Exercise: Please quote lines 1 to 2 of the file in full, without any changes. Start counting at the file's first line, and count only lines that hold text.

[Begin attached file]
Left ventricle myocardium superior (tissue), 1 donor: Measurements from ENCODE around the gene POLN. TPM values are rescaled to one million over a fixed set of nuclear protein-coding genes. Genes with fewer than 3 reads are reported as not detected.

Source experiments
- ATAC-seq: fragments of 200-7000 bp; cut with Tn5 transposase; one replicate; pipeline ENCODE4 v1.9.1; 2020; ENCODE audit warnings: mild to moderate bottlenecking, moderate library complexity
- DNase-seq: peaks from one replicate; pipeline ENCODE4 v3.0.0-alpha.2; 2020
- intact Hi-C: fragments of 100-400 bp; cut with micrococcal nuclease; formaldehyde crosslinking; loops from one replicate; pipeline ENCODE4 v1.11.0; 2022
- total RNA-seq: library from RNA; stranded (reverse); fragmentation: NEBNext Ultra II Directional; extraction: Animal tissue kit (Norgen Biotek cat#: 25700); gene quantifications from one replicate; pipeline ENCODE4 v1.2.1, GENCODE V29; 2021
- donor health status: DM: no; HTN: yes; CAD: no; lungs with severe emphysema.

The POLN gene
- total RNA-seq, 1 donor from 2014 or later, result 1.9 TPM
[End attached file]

Left ventricle myocardium superior (tissue), 1 donor: Measurements from ENCODE around the gene POLN. TPM values are rescaled to one million over a fixed set of nuclear protein-coding genes. Genes with fewer than 3 reads are reported as not detected.

Source experiments